Cramer's 'Mad Money' Recap: Focus on the Positive
Even billionaire Warren Buffett confirmed in an interview today that stocks are the best investments out there while government bonds remain the worst, Cramer said..
He added that what smart investors like Buffett see in stocks is the incredible value being created by companies taking control of their own destinies. That was certainly the case for Hess (HES) , which announced Monday it is spinning off its refining business and going "all in" on its Bakken shale assets. Cramer noted that activist investors at Hess want even more and calling for the company to sell itself entirely, making it a win-win situation for investors.
Meanwhile, companies such as Yahoo! (YHOO) are hitting 52-week highs while CEOs like Marissa Mayer are taking action and turning things around in record time. There's also plenty of merger activity bringing out value, said Cramer, and while today's acquisition of Ferro (FOE) may be a small deal, it's still one in a now-steady stream of deals rewarding shareholders almost daily.
Cramer said the only bear market seems to be in Apple (AAPL) , a stock Cramer owns for his charitable trust, Action Alerts PLUS. He said Apple should use the weakness in its stock and buy back $1 billion worth of shares every week if it really wants to show the world how undervalued those shares really are.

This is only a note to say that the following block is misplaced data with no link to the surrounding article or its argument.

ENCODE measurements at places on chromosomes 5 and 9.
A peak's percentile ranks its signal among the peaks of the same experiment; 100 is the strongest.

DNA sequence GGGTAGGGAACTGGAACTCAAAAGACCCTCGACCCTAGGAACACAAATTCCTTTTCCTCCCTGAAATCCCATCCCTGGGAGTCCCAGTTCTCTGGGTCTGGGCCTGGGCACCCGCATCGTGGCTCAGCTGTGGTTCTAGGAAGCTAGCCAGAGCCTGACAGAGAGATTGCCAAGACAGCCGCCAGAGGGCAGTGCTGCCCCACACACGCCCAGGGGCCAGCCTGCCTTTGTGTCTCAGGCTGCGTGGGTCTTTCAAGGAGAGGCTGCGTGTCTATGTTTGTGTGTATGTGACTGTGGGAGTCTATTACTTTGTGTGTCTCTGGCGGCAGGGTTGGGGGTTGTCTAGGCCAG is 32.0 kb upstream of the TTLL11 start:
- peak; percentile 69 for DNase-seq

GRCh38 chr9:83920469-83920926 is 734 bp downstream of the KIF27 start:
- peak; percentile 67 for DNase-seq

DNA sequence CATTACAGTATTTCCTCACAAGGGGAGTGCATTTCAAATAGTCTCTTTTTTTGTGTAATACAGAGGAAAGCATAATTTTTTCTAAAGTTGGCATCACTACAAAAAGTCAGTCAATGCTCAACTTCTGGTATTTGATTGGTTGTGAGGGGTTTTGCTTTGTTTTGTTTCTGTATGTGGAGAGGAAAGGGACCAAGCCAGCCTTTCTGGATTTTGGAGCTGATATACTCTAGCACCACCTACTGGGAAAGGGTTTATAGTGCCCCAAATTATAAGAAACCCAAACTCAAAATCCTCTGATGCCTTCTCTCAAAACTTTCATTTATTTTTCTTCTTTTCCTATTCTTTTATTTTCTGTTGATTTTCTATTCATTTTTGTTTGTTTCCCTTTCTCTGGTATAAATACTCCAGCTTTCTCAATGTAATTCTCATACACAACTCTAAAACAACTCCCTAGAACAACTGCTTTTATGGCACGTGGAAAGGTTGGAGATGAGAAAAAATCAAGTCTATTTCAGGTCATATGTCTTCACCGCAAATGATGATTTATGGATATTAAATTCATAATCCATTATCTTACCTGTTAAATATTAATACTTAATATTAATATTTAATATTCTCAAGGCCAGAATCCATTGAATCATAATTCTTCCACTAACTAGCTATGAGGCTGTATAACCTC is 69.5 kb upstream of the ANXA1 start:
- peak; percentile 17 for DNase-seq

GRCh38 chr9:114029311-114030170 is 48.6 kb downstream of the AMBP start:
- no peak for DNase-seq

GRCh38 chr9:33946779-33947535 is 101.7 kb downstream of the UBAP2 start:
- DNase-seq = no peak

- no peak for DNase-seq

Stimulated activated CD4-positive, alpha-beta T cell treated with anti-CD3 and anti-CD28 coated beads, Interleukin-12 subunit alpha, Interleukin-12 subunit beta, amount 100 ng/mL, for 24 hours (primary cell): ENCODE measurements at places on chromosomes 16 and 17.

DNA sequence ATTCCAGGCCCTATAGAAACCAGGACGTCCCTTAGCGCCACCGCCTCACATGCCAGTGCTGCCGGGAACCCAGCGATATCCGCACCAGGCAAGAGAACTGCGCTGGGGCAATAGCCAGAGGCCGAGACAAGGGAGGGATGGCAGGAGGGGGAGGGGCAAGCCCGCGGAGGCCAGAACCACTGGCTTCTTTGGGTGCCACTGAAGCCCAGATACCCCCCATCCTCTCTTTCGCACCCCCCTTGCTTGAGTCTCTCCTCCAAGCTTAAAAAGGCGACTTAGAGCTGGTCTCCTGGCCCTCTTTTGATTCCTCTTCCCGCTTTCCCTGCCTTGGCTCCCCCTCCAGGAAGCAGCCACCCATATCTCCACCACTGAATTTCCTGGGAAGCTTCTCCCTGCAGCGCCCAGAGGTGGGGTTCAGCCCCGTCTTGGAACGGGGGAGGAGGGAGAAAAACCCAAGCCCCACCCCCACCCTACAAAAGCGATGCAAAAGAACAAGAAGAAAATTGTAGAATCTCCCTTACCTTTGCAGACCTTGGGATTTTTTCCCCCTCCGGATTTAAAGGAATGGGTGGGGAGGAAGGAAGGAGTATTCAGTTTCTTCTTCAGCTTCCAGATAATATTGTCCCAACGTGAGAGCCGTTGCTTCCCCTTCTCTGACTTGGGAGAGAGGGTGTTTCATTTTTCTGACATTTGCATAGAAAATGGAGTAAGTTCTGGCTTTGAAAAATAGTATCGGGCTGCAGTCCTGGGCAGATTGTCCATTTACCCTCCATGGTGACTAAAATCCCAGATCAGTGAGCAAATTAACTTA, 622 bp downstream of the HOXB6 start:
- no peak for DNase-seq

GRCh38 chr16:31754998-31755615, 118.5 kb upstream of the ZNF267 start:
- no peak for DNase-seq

For all these reasons, Cramer said he just can't focus on sideshows like Italy or the government sequester. There are just too many positive things happening to ignore.
Top of the Chart
Investors who still believe in the promise of natural gas for vehicles, whether they be cars or locomotives, need to keep investing in Chart Industries (GTLS) , Cramer told viewers.
While other natural gas stocks have been stumbling, like natural gas engine maker Westport Innovations (WPRT) , down 35% as its 12-liter engines have been delayed, or Clean Energy Fuels (CLNE) , down 32%, Cramer said Chart Industries continues to thrive.
Chart provides the equipment needed to cool natural gas into a liquid form that can be stored or exported, which means its equipment is needed for a host of applications. Cramer said 25% of the company's sales comes from the equipment needed for export, while another 15% comes from equipment used in the initial processing and separation of natural gas as it is first pumped out of the ground.